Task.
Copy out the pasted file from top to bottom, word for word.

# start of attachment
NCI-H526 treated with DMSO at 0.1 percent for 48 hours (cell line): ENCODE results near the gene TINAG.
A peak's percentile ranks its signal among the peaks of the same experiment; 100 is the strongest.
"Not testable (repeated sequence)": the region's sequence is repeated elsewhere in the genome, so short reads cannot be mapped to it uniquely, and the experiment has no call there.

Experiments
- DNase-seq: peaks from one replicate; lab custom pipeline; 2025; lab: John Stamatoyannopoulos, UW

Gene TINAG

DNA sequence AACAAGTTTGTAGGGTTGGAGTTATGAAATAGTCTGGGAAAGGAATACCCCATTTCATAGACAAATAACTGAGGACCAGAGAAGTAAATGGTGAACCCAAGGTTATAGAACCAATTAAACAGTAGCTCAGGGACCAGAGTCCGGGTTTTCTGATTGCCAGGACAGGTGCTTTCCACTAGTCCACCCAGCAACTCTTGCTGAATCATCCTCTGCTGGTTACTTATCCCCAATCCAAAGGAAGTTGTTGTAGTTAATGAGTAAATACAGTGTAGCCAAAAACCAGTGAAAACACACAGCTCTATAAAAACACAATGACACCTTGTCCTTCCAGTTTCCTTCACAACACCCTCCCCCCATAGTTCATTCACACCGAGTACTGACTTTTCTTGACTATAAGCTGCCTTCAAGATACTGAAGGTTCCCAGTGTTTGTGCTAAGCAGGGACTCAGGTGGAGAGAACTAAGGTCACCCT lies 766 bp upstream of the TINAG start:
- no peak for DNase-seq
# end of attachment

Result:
NCI-H526 treated with DMSO at 0.1 percent for 48 hours (cell line): ENCODE results near the gene TINAG.
A peak's percentile ranks its signal among the peaks of the same experiment; 100 is the strongest.
"Not testable (repeated sequence)": the region's sequence is repeated elsewhere in the genome, so short reads cannot be mapped to it uniquely, and the experiment has no call there.

Experiments
- DNase-seq: peaks from one replicate; lab custom pipeline; 2025; lab: John Stamatoyannopoulos, UW

Gene TINAG

DNA sequence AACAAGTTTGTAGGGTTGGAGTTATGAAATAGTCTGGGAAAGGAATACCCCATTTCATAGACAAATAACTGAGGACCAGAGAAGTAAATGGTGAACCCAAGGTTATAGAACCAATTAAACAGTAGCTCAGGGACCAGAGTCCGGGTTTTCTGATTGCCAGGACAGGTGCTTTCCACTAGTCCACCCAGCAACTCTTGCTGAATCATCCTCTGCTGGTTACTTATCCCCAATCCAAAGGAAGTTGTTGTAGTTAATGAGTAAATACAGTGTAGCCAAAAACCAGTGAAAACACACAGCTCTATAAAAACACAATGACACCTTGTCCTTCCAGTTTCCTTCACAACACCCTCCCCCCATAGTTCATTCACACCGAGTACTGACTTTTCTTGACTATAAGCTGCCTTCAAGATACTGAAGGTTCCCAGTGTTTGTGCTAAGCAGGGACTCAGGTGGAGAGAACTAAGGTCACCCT lies 766 bp upstream of the TINAG start:
- no peak for DNase-seq